LOOKS MATTER. OF course they matter. They shouldn’t. But they do. We’re always told “don’t judge a book by its cover”, but we do precisely that.
All day. Everyday.
We hoover up bits of information conveyed by someone’s height, someone’s clothing, someone’s manner. We analyse them in nano seconds. And we make decisions about them – quick as lightning. We have to.
The capacity to make decisions quickly about new people, to answer that question: “Friend or foe?” is the strand in our DNA that, in Neanderthal times, decided whether we lived or died. Or procreated.
We don’t do it consciously. But we register quite subtle bits of information about each other all the time. First impressions are the foundation for having an impact. Some of them we can control. Some of them we can’t.
Height among CEOs
Take, for example, the issue of men and height. In the US population, about 14.5% of all men are six feet or over. Among CEOs of Fortune 500 companies, that number is 58%.
The University of Florida has found that for every extra inch of height a tall worker can expect to earn an extra $789 per year. So, with two equally skilled people, the one who is six inches taller can expect a pay difference of $5,000 or so.
None of that is fair on guys who are short. It’s just the reality.
And it’s not just height. A similar bias applies to women with blonde hair. In 2010, Queensland University studied 15,000 Caucasian women and found that blondes earn 7% more than women with any other hair colour. The difference in pay remained the same even when other factors such as height, weight and education were removed.
They weren’t able explain why blonde-haired women earn more, but found no other hair colour produced similar results.
The University of Messina set out to see if physical appearance played a part during the first stage of the hiring process. They sent out more than 11,000 CVs for 1,542 roles across Italy using the same resume and changing only first-name, last-name, address, and the photo.
The overall callback rate was 30%, but the researchers found that good looking women had a callback rate of 54% and handsome men 47%.
However, recently researchers from University College London’s School of Management found that men who are blessed with traditional good looks were considered competent but were less likely to be promoted by men as they are deemed a threat to their male rivals.
Either way, looks matter more than they should.
Unless you’re casting a model, choosing someone based on their looks is a daft and dangerous strategy. Firstly, you’re not getting the most skilled person for the role. For example the 29th US President Warren Harding, who is widely viewed as one of the worst US presidents, was chosen by Republicans because he looked ‘presidential’.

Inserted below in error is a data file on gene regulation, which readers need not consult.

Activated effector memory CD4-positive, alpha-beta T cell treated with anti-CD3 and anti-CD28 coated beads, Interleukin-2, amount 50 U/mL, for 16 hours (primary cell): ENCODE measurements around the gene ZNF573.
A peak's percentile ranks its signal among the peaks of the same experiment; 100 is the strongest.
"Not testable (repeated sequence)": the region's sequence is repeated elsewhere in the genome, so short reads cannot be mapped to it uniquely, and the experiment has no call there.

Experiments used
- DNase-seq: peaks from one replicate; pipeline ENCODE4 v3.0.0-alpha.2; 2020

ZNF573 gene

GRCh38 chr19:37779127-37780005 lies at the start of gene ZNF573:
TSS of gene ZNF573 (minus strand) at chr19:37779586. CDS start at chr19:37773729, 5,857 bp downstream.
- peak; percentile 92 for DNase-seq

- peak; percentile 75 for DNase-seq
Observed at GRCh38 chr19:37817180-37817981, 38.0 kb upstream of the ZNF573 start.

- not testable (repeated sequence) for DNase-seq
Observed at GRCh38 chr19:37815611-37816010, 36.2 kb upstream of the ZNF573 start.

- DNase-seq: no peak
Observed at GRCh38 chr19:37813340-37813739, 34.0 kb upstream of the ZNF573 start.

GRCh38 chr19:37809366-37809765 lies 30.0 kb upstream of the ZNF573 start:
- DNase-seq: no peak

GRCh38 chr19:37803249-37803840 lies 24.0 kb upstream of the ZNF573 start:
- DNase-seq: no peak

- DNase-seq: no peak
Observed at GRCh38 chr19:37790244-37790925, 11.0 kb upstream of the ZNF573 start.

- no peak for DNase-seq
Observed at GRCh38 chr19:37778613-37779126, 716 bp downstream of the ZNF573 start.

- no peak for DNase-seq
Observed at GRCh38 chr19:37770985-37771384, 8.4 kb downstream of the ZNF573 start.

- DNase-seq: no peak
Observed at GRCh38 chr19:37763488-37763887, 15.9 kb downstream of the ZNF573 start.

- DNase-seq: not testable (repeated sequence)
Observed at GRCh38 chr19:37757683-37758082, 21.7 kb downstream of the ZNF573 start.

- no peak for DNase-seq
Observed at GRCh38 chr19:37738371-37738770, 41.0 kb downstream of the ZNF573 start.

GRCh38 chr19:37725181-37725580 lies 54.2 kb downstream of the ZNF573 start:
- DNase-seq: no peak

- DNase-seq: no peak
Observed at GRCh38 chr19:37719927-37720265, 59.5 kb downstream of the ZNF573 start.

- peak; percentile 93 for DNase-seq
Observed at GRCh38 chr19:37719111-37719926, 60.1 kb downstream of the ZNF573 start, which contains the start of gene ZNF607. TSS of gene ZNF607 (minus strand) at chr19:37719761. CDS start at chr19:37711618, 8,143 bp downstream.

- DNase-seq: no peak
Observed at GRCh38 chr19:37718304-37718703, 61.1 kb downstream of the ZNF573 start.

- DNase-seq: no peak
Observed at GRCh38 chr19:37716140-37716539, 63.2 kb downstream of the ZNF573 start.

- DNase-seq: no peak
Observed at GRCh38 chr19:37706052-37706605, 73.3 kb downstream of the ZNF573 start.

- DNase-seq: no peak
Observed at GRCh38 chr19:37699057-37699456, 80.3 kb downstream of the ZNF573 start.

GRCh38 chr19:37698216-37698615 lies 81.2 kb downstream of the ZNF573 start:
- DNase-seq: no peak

The other reason why it’s a dangerous strategy is staff morale. Once staff get a sniff of an unfair bias based on looks, or a similar irrelevancy, trust and respect is eroded.
Interestingly, some orchestras have begun to do auditions behind screens so to remove any gender bias. Similarly, Microsoft and Unilever in Mexico are testing this approach for the first three minutes of their interviews so first impressions are based only on what they hear.
Aside from having a screen at interviews what companies need to do is train their people how to interview and assess candidates objectively. From my experience of working with panels, they often don’t have a rashers what they’re doing. They don’t know what to ask, how to ask it, how to follow up, how to listen and most importantly how to assess a candidate.
This of course leads to their subjective preferences coming through. And the wrong candidate getting the job.
For candidates, there’s a piece of work too. As far as I know, you can’t make yourself taller and dying your hair blonde is pretty extreme. So what can you do?
The first is you shouldn’t have a photo on your CV. Unless you’re specifically asked for one, or are going for that modelling job, don’t bother. It’s irrelevant, and gives the recruiter an excuse to disqualify you.
Secondly, you should turn up appropriately turned out for the job you’re going for.
Think about it. You probably wouldn’t turn up for a job in a bank in a pair of Crocs and a high-vis, nor would you turn up for a job in Top Shop dressed like you’re going for a job as an accountant.
The rule of thumb on clothes is simple. Don’t wear anything that’s louder than you are. Your competence should be louder than your clothes. That’s it. That’s all. Don’t wear something so self-expressive, that it sidelines you.
Most importantly however is that, whether you’re George Clooney or Gollum, you need to be completely prepared for the interview. Understand the role that you’re applying for, know the company that you’re applying to, anticipate the questions and have relevant specific achievements, examples and evidence to back up your case.
Practice it out loud and get comfortable saying it. And make it absolutely, and objectively clear that you’re the best person for job.
Failing that, dye your hair and wear heels.
Eoghan McDermott is a Director of The Communications Clinic and is Head of Training and Careers there. He is author of The Career Doctor. @EoghanMcDermott.